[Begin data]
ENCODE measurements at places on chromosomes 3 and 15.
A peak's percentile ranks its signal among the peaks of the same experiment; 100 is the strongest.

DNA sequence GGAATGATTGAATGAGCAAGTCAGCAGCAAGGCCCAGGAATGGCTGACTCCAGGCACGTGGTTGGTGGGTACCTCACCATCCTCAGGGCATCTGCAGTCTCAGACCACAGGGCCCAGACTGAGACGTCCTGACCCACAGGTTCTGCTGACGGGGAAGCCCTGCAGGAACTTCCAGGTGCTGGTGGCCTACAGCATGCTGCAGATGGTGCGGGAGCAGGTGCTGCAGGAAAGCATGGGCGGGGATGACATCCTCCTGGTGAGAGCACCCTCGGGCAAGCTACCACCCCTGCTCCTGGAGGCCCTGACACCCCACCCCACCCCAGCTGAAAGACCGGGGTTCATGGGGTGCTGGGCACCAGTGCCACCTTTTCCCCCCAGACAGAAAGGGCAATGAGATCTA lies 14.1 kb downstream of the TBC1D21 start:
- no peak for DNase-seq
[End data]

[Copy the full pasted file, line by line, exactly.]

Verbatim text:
ENCODE measurements at places on chromosomes 3 and 15.
A peak's percentile ranks its signal among the peaks of the same experiment; 100 is the strongest.

DNA sequence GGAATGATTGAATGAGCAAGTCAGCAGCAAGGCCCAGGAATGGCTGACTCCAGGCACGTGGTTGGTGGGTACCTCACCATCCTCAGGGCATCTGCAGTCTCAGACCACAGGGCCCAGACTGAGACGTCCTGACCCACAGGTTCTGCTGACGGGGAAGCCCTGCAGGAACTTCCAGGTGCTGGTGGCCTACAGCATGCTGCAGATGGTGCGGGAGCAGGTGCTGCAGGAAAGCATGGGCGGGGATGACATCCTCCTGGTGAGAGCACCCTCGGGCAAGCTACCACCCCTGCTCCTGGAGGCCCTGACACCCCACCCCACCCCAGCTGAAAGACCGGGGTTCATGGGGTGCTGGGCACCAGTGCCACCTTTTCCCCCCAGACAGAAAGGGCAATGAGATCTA lies 14.1 kb downstream of the TBC1D21 start:
- no peak for DNase-seq